Consumers have been feeling the effects of door-to-door sales in the HVAC rental/financing industry. It has become a hot topic, which has received much attention in the media. What is the truth about these agreements and are they a raw deal for consumers?

Many consumers who have entered into rental contracts for HVAC equipment at the door, complain that they have been badly misled about the nature of their transaction. Many report that their contracts contain misleading information or that they do not show the fair market value of the equipment, the duration and true cost of the agreement, and the additional fees, liens or security registrations that apply, prior to signing the agreement. Consumers may find themselves caught in shockingly expensive lease agreements with massive markups over the reasonable fair market value of the equipment provided, only to find that they will never actually own the equipment and that a lien has been placed against their home by the seller or an affiliated company.

The Ontario government has begun to crack down against companies for alleged practices that are unfair to, and disadvantage oftentimes vulnerable consumers. The Canadian Competition Bureau has also issued a warning to consumers about deceptive sales pitches in the HVAC marketplace:

What are your rights?

In Ontario, HVAC equipment contracts are governed by the Consumer Protection Act, 2002, SO 2002, c 30, Sch A (“Act”). That Act exists to specifically protect consumers from unfair and often unconscionable conduct by businesses. Below are some highlights of the protections afforded in the Act.

The Cooling-off Period (for purchases made at home valued $50 or more)

There is a mandatory 10 day “cooling-off period” during which a consumer can cancel a contract with a supplier after signing it for any reason, and a 20 day cooling-off period specifically for water heaters. The provincial government increased the cooling-off period for water heaters due to the increasing levels of consumer complaints about door-to-door water heater rental agreements.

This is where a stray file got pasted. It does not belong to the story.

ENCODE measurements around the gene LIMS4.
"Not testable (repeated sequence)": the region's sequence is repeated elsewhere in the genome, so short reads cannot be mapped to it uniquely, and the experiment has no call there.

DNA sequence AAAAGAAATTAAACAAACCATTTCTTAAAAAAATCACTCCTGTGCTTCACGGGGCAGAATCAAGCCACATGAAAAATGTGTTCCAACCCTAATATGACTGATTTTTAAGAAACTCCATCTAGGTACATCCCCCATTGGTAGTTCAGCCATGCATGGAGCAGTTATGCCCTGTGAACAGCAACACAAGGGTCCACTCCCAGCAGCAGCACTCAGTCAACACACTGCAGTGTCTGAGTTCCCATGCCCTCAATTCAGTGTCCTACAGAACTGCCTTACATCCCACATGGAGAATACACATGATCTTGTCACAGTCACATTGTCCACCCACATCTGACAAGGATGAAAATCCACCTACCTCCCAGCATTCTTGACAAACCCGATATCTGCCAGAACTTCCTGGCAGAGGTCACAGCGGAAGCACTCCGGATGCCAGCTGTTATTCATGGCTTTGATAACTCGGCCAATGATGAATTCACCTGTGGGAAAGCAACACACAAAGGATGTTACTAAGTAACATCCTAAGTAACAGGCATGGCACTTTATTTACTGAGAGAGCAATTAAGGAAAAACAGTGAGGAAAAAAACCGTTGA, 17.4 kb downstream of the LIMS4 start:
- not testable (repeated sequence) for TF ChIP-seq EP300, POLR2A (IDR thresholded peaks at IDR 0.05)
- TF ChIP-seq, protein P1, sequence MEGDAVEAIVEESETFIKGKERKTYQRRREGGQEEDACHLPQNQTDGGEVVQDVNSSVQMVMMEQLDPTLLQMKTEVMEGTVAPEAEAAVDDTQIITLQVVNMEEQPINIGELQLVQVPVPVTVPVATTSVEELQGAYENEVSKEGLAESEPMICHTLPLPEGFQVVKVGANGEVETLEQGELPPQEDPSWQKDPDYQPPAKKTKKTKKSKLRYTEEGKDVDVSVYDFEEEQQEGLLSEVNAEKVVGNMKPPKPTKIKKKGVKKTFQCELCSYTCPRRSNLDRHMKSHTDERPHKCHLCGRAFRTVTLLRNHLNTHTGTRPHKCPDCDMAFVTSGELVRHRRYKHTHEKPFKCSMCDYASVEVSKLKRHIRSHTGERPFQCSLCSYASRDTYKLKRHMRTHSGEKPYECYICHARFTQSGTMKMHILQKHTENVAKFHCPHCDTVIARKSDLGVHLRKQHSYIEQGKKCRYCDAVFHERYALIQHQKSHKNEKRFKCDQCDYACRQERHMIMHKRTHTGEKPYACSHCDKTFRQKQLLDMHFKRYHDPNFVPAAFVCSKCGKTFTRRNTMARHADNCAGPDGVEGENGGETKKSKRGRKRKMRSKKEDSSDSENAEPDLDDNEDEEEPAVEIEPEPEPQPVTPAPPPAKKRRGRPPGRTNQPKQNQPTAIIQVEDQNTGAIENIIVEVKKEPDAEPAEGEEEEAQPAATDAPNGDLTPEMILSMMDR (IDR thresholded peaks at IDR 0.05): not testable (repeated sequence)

Is there recourse for consumers once the cooling-off period has expired?

Yes! Among other rights and remedies, consumers should be aware of the following:

  • Unfair Practices
    • Sections 14 and 15 of the Act provide strong protections for consumers against misleading and unconscionable representations defined as “unfair practices”. These are statements of any kind which can mislead or prejudice the consumer.
    • If there is an unfair practice by the seller in the course of making the agreement with the consumer, the agreement may be rescinded (cancelled), and the consumer may obtain any remedy that is available at law, including damages (money awarded for a loss).
  • Disclosure Requirements
    • The Act details a number of requirements for a number of specific types of consumer agreements. Those requirements must be met in order for the agreement to be binding. If the seller does not give the consumer all of the important information required by the Act, the agreement can be cancelled and other remedies can be ordered by the court. In the case of equipment leases, all of the details about the total cost of the lease, the fair market value of the equipment and all other material aspects of the deal are required.
  • Class Actions
    • Class actions are specifically enabled under the Act as an effective way to resolve disputes regarding consumer agreements.
    • Class actions are cost effective for consumers because they create “strength in numbers” by bringing all of the consumer claims together to be resolved by the court in one big case that the defendant cannot ignore. One lead plaintiff can push the case forward for all similar consumers under a mandate granted by the court.
    • Class actions are also cost effective for consumers because they don’t have to pay the class action lawyers out of pocket. Class action lawyers can be paid on a contingency fee basis (meaning they only get paid if they win and only from the money recovered in the case) in order to finance the litigation process.

Harrison Pensa LLP is counsel for the plaintiff in a pending class action matter filed against MDG Newmarket Inc. (“Ontario Energy Group”), Eugene Farber and Home Trust Company. The matter has not yet been certified and the allegations made have not yet been ruled on by the courts.

A CTV-W5 story on the HVAC door-to-door sales industry can be viewed here: